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What is Quantitative Easing?

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Aggressive monetary policies focused on stimulating economic growth in the face of the deflationary environment which has been in full swing since the financial crisis of 2008 have been the bedrock of the current economic system for nearly a decade. The Federal Reserve initiated its QE program with the direct aim of averting the severe deflationary effects which were occurring throughout the American economy and as a last gasp measure to help shore up the banking system which was teetering on the brink of failure following the multi billion dollar losses incurred from subprime mortgages. 7 years on, the Fed has only just exited from its bond buying program leaving a considerable growth in both its balance sheet and the overall money supply within the economy.

How does QE work?

Despite QE being such a prominent component of the financial landscape it is still a relatively misunderstood concept. Although most investors are aware of the consequences QE has had on the investment environment, many still remain unclear on the internal mechanics of how the QE process works.

QE is often referred to as a “money printing” program – and in some ways this image remains the best way to understand what the central bank is trying to do.

Firstly it’s important to clarify, money printing does not refer to the physical printing of cash or bank notes which the central bank is then tasked with arbitrarily dropping from helicopters or delivering to commercial banks via armored delivery trucks. In the modern economy – quantitative easing occurs through a more subdued digital form. Central banks create money by purchasing assets from the private sector in order to inject more money into the economy. The most conventional form of asset purchases is buying government bond portfolios from commercial banks. In the United States, there are several “Primary Dealers” which are responsible for dealing in bonds directly with the government. These dealers comprise of the usual big banks including Citibank, JP Morgan, Morgan Stanley, Goldman Sachs and Bank of America. The primary dealers are in effect, middlemen who buy bonds issued directly from the US Treasury, and then in turn selling them to investors both domestically and internationally – primary dealers in this respect are an important cog in the government’s spending machine. Besides selling these bonds to investors, commercial banks also hold government bonds on their own books as interest generating assets as part of their overall portfolio. These three actors, the government, the Fed, and the primary dealers then engage in a series of transactions in order start the QE ball rolling.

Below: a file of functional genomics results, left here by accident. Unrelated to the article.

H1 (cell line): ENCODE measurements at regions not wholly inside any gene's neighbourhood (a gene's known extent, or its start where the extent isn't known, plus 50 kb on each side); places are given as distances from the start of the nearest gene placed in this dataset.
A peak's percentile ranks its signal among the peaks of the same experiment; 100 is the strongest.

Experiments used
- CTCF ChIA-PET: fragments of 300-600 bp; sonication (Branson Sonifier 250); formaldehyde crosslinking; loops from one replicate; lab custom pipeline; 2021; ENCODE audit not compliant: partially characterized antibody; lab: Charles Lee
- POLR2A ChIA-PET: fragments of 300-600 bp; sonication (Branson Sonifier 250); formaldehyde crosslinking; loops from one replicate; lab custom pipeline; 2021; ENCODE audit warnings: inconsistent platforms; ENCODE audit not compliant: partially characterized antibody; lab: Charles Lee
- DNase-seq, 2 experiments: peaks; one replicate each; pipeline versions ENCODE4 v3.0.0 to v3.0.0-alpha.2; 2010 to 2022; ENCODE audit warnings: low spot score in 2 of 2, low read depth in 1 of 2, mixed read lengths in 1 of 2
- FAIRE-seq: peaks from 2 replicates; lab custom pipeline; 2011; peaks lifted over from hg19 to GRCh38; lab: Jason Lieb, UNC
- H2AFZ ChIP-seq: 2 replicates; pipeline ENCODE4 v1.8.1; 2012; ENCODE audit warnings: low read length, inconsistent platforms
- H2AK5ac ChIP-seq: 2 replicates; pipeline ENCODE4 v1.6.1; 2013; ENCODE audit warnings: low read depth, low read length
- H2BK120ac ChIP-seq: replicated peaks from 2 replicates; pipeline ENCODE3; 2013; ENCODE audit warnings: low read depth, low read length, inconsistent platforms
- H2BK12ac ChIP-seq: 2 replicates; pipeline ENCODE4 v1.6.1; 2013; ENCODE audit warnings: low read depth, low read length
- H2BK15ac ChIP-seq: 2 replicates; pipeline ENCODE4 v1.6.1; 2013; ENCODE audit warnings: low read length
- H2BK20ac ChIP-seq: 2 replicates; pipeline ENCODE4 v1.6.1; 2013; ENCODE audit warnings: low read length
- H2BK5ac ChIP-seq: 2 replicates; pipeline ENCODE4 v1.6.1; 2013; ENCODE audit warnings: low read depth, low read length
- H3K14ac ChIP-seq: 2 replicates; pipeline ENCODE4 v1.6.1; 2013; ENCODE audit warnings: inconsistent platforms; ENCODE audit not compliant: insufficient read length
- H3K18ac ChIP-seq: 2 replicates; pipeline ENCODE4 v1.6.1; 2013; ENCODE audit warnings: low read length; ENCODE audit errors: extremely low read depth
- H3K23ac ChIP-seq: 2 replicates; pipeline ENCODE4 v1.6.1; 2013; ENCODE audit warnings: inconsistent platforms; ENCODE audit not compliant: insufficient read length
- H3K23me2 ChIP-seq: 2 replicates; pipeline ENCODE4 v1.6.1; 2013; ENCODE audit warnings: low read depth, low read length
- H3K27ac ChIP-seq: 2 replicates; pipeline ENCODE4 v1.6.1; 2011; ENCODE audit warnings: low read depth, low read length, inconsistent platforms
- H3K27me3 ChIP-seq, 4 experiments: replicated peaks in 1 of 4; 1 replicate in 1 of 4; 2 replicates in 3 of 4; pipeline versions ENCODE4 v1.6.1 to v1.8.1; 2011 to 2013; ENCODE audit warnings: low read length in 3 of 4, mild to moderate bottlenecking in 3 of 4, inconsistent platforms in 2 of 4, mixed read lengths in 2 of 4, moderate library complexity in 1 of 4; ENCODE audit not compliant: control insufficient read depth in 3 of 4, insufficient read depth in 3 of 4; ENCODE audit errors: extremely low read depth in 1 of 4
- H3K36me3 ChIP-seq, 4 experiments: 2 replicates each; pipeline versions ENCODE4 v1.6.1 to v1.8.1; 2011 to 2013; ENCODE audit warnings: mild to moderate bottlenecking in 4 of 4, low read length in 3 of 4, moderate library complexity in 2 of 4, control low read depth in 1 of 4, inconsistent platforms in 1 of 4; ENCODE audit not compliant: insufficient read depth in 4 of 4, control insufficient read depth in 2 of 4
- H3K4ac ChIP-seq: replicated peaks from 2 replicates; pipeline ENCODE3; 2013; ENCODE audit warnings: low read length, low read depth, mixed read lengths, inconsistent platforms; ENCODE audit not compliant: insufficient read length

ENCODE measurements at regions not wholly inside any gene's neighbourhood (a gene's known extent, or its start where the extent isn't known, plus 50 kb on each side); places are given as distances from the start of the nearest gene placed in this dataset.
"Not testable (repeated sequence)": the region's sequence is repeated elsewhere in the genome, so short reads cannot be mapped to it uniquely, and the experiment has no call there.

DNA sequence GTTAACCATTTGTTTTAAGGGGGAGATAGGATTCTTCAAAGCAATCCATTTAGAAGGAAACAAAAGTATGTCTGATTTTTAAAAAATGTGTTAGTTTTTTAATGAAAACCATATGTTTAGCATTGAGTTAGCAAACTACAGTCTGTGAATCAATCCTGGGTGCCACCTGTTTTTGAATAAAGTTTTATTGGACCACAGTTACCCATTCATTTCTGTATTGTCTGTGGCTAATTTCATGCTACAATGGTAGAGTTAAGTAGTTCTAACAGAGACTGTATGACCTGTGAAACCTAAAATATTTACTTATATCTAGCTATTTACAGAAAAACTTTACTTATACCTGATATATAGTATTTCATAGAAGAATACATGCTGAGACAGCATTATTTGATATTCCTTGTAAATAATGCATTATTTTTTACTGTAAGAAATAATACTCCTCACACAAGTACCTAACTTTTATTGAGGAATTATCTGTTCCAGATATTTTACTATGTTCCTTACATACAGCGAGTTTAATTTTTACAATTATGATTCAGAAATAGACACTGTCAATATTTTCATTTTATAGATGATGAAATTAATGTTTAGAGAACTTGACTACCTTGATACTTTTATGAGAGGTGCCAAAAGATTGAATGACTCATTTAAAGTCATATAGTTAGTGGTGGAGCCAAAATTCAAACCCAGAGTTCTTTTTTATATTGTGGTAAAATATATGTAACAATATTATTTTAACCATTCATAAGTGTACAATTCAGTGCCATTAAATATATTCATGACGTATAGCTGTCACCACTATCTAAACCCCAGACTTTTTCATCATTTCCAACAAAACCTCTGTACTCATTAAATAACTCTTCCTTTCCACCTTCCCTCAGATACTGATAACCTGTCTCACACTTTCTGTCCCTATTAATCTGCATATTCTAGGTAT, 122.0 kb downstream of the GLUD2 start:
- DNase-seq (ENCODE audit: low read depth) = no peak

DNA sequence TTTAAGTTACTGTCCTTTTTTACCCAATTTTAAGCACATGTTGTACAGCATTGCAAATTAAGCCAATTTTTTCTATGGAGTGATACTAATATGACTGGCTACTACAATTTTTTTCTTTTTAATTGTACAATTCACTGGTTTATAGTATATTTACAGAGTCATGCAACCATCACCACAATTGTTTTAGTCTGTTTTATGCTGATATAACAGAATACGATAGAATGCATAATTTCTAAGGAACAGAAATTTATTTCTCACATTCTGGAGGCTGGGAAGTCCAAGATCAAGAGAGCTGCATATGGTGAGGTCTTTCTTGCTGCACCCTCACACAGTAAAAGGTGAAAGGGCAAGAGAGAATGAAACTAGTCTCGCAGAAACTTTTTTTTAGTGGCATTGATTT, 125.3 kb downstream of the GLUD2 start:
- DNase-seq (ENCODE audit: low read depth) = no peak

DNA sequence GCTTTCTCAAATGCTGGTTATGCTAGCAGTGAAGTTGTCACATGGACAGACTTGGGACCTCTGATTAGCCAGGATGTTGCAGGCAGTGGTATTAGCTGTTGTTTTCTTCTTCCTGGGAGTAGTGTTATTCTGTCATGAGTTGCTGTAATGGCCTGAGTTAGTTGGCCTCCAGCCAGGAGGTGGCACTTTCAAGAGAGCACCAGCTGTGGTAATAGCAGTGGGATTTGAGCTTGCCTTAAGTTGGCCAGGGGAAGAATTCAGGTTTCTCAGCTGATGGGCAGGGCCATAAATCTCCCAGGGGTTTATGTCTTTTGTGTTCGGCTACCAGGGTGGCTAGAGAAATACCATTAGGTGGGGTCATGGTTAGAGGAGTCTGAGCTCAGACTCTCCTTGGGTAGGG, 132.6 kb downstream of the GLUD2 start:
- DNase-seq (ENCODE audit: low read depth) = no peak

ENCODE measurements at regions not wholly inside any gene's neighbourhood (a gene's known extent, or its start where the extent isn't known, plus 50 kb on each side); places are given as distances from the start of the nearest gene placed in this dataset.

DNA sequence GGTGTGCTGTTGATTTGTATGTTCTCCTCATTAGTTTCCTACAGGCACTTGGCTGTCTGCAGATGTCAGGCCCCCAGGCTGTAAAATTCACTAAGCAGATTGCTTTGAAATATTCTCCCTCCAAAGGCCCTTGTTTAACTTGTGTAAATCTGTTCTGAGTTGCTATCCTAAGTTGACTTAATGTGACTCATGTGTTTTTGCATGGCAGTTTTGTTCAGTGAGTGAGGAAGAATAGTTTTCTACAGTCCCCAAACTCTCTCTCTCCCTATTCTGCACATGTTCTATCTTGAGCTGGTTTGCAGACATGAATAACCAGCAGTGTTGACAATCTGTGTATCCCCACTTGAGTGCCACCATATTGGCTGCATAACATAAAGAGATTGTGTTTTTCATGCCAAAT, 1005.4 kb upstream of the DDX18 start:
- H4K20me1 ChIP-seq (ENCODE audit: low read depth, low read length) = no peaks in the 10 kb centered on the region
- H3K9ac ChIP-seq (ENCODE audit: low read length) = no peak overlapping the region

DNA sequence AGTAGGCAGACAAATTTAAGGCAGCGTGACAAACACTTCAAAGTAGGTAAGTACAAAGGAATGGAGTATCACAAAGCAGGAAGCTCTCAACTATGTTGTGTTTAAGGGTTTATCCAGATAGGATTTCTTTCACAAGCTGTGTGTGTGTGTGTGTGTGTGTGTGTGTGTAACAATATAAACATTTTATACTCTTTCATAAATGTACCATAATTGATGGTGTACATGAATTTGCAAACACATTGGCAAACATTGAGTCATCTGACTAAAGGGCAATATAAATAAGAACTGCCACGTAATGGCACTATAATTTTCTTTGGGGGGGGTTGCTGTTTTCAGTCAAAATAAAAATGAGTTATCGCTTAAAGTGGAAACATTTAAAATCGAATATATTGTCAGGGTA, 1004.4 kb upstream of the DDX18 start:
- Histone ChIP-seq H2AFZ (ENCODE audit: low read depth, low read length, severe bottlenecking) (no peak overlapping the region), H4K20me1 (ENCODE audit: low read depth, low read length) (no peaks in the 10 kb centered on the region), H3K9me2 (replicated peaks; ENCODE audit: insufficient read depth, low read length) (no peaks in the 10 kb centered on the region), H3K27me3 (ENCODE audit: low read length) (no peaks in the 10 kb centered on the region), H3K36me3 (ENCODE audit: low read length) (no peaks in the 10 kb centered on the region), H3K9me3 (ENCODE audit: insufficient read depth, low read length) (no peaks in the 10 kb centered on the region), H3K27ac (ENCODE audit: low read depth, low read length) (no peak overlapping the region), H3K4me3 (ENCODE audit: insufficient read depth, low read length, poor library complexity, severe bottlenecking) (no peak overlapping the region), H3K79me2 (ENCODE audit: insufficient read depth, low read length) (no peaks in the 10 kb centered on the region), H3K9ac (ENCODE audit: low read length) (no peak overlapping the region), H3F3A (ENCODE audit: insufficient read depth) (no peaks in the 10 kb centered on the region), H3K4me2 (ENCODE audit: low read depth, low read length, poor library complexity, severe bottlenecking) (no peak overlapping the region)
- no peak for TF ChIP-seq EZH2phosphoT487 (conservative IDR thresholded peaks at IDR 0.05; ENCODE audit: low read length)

The QE Transmission Mechanism

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The transmission of QE throughout the economy happens in a series of steps between all of the relevant institutions including the Fed, Treasury, commercial banks, and investors.

  • Step 1: Government issues debt in the form of treasury bonds (the proceeds are used to finance various government spending)
  • Step 2: Primary Dealers purchase this debt directly from the government with the aim of selling it onto both domestic and international investors. The primary dealers will also hold bonds on their books as part of their own investment portfolios.
  • Step 3: As part of their commitment to inject more money into the economy – the Federal Reserve will buy bonds back off the primary dealers. Having depleted their bond inventory by selling to the Federal Reserve, the Primary Dealers are then free to purchase more bonds from the government. The money created during this process is known as “Base Money”. The Fed can directly control the creation of base money but the commercial banks control how this money enters the economy through a process known as fractional reserve banking.
  • Step 4: Commercial banks have a dual function of accepting deposits and making loans. The amount of loans banks can offer depends upon the reserve ratio requirement of the Federal Reserve. At the moment the reserve requirement is set at 10% which means that for every $1 dollar the bank has on its books as deposits,it can lend $9 to individuals and businesses. Commercial bank lending therefore, has huge potential to boost the money supply within the economy.

By analyzing the 4 steps of QE in detail, we can see that the system is a complex series of transactions and interactions between the Government, the Federal Reserve and commercial banks. One of the main criticisms of QE so far has been the failure commercial banks to provide enough loans for productive parts of the economy. Loan growth has been primarily centered in areas such as education, and refinancing loans to large corporations. The transmission mechanism has failed in providing a large enough jolt in consumer and small business credit growth capable of boosting economic growth. Although the Federal Reserve has been in taper mode since October 2014, other central banks around the world have stepped in to make up the slack. The ECB and Bank of Japan are engaged in sizeable QE programs of their own and the concept looks set to be part of the economic and investment landscape for the foreseeable future.

Andrew

Andrew

Guest Contributor at CPI Inflation Calulcator
Andrew McCarthy is an expert in all things inflation. He has a Bachelors in Economics and has been working in the finance industry for over two decades.
Andrew